Hearing loss is common for soldiers coming home from deployments to Iraq and Afghanistan, but another perhaps equally vexing problem is a condition that causes them to hear sound that isn’t there.
“Tinnitus is the perception of sound that isn’t really present in the environment. It’s a phantom noise,” says Jay Piccirillo, MD, professor of otolaryngology at Washington University School of Medicine in St. Louis. “Tinnitus has become quite a problem for the military. Improvised explosive devices can cause acoustic trauma, closed-head injury and traumatic brain injury, leading to hearing loss, dizziness and tinnitus.”
With support from the U.S. Department of Defense, Piccirillo and colleagues at Washington University will use MRI scans to look for preexisting vulnerabilities in the brain’s cortical neural networks that are associated with the development of tinnitus in active-duty military personnel. Researchers hope to identify differences in brain activity that will aid development of preventive strategies to alleviate the effects of tinnitus.
“Through cognitive testing, we’ve known for many years that people with bothersome tinnitus have problems with concentration, memory, attention and other neurocognitive functions,” Piccirillo says.
Piccirillo and his neurobiology colleagues have found evidence that MRI scans of the brains of patients with tinnitus differ in important ways from the brain scans of persons without tinnitus. They found major differences in a variety of neural networks responsible for hearing, vision, sensation and short-term memory, among others.
“It really set the light bulb off for us to see that tinnitus isn’t just the perception of noise; it’s all of these cortical derangements,” Piccirillo says. “It’s almost as if the auditory center has hijacked other parts of the brain, causing it to focus too much on the noise.”
Now researchers wonder if tinnitus patients’ brains behaved abnormally before they began to experience phantom noise.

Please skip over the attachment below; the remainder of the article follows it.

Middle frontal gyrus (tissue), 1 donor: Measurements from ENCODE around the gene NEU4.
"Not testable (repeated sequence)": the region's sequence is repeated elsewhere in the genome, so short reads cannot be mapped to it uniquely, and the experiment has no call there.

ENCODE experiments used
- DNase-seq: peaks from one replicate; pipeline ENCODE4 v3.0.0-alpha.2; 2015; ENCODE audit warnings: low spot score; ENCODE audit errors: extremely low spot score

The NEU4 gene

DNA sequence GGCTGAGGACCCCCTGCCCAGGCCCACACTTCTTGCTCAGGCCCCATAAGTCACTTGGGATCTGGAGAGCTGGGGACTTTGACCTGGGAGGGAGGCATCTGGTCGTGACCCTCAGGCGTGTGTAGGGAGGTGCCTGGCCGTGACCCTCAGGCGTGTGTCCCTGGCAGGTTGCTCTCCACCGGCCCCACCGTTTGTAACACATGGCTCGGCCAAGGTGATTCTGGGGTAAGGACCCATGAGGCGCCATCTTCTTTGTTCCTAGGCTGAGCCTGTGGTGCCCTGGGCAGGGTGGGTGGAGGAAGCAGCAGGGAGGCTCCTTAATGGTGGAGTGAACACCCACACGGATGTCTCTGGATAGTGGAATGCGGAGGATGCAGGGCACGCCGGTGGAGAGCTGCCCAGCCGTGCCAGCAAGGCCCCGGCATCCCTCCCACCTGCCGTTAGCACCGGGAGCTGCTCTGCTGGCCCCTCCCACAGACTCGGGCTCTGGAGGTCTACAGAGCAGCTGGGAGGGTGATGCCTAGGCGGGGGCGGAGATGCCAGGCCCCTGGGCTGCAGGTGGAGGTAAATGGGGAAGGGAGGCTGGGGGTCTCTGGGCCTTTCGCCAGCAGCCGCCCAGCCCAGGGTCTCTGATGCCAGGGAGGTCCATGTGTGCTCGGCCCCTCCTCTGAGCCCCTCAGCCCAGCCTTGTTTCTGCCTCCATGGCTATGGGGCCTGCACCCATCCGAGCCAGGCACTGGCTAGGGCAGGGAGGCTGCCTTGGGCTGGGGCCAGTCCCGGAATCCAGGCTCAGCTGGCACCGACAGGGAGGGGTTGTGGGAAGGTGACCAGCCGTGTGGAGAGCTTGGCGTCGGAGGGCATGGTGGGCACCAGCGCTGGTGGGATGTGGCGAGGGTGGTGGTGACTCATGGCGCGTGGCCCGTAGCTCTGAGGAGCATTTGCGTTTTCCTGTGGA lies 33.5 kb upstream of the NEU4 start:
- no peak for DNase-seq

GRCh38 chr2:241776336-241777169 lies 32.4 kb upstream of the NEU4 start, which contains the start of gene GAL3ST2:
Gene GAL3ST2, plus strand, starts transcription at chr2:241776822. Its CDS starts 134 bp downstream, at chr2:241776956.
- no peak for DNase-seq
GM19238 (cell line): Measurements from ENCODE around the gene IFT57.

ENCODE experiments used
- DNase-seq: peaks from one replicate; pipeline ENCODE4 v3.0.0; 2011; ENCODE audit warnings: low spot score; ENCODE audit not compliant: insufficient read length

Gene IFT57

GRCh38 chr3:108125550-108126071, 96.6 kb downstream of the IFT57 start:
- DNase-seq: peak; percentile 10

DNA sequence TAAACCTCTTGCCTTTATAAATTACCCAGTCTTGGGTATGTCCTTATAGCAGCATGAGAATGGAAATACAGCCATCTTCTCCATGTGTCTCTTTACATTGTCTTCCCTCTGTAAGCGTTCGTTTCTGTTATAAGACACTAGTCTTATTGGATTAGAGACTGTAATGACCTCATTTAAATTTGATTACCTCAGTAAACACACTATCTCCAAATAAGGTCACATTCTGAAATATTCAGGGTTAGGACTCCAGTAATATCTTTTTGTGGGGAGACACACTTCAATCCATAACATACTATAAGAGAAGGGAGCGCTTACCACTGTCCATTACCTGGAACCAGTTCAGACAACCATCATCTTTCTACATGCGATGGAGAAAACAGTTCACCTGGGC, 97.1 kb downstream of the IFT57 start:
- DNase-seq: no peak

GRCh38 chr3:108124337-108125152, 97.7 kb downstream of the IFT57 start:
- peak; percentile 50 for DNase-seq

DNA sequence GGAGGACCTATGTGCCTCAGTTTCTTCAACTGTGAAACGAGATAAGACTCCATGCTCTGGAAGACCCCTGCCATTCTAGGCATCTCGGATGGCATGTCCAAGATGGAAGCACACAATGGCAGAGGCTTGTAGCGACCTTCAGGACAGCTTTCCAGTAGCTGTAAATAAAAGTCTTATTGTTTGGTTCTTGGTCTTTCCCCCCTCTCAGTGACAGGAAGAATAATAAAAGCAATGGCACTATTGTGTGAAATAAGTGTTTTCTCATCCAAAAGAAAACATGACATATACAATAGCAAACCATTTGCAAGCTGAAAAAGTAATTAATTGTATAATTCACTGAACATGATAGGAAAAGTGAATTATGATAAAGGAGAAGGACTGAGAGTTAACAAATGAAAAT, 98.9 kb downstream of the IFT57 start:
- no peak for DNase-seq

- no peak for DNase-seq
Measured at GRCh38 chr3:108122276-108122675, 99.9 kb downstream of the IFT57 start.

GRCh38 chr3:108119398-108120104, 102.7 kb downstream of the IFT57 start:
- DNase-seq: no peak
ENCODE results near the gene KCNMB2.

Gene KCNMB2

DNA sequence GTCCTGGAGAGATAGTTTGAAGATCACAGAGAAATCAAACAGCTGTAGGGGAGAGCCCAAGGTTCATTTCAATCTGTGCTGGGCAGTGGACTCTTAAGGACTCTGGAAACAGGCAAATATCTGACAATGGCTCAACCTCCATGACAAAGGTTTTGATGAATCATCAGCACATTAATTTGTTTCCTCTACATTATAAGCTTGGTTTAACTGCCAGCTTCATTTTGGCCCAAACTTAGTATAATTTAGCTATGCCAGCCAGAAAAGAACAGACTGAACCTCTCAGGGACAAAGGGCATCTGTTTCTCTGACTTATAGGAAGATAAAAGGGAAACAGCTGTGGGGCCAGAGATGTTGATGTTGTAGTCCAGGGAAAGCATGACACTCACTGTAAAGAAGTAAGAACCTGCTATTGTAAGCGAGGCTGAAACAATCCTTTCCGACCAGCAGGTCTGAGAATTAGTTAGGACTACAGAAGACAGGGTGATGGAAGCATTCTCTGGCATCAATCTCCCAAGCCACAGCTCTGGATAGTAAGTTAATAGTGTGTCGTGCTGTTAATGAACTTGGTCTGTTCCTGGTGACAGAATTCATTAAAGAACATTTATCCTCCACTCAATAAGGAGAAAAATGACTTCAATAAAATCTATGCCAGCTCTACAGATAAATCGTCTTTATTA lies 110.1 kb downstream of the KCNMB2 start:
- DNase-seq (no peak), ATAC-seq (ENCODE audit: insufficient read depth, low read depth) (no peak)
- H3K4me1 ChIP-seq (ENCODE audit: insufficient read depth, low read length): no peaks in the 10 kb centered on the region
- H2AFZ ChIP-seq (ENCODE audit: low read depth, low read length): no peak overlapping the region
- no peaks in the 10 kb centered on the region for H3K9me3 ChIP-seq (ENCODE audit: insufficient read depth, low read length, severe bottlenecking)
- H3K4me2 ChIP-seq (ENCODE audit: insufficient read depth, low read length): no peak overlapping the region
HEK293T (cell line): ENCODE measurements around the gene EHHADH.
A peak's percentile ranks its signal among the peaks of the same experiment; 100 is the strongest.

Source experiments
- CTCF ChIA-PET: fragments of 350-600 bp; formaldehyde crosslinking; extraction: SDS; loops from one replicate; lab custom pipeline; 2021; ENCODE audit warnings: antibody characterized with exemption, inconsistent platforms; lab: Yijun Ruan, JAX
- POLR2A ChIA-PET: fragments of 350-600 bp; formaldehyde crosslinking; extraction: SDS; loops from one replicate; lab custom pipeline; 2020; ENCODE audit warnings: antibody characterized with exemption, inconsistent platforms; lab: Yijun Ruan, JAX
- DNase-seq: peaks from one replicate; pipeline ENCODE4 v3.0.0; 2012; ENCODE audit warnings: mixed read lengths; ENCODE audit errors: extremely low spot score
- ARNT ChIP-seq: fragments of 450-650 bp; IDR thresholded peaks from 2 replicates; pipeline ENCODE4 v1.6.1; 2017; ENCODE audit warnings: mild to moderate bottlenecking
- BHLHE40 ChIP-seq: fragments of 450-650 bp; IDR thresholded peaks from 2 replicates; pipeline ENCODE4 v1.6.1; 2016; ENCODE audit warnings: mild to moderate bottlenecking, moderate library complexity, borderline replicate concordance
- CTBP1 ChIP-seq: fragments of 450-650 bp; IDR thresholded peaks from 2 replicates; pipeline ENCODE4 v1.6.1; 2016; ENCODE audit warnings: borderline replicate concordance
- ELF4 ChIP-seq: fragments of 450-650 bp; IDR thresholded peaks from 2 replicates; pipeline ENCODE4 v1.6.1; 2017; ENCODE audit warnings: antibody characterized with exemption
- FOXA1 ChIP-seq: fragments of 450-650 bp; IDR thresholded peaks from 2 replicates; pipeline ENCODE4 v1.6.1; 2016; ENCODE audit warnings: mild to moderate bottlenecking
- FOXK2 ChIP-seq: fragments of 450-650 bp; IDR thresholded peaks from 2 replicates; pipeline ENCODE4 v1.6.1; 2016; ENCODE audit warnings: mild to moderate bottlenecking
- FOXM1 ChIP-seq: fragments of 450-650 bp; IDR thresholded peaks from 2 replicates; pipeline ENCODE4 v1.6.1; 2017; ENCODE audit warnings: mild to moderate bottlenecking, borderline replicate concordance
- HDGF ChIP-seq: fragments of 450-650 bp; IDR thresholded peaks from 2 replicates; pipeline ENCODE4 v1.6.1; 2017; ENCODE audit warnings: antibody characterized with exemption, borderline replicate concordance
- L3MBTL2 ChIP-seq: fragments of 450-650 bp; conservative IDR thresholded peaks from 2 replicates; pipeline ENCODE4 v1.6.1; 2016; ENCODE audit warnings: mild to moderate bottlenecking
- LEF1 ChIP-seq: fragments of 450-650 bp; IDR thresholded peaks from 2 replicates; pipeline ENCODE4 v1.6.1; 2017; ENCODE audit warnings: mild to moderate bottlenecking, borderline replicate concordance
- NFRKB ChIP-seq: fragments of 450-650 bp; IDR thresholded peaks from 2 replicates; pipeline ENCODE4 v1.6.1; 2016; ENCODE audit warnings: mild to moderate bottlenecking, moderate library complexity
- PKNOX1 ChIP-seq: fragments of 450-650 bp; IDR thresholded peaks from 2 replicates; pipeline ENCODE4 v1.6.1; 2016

“We don’t know what these tinnitus patients’ brains looked like before they were tinnitus patients,” Piccirillo says. “Were the differences there beforehand? Or are they a result of the tinnitus?”
To help answer that question, Piccirillo and colleagues will perform brain scans and cognitive tests on 200 soldiers before they are deployed to an active combat zone.
“Before they go, they are healthy soldiers,” Piccirillo says. “But what we know from these wars is that 20 to 40 percent of them come back with a variety of problems, including tinnitus. Within nine months of their return from deployment, we’ll bring them back to do the exact same tests.”
Surprisingly, tinnitus is not always associated with physical injury to the ear or head.
“There are environmental, emotional and psychological triggers that can lead to tinnitus,” Piccirillo says. “A person could have an emotional trauma, such as the death of a loved one, and then start experiencing tinnitus. Some people view tinnitus as just one of a spectrum of traumatic stress disorders, which are particularly relevant to active-duty soldiers.”
If they do identify a subset of soldiers who are vulnerable, Piccirillo says it may provide an opportunity to develop therapies that reduce the impact of tinnitus.
For now, there is no active therapy for treating or preventing tinnitus. But according to Piccirillo, cognitive and behavioral therapy can be helpful in redirecting the patient’s attention away from the sound.
Washington University School of Medicine’s 2,100 employed and volunteer faculty physicians also are the medical staff of Barnes-Jewish and St. Louis Children’s hospitals. The School of Medicine is one of the leading medical research, teaching and patient care institutions in the nation, currently ranked fourth in the nation by U.S. News & World Report. Through its affiliations with Barnes-Jewish and St. Louis Children’s hospitals, the School of Medicine is linked to BJC HealthCare.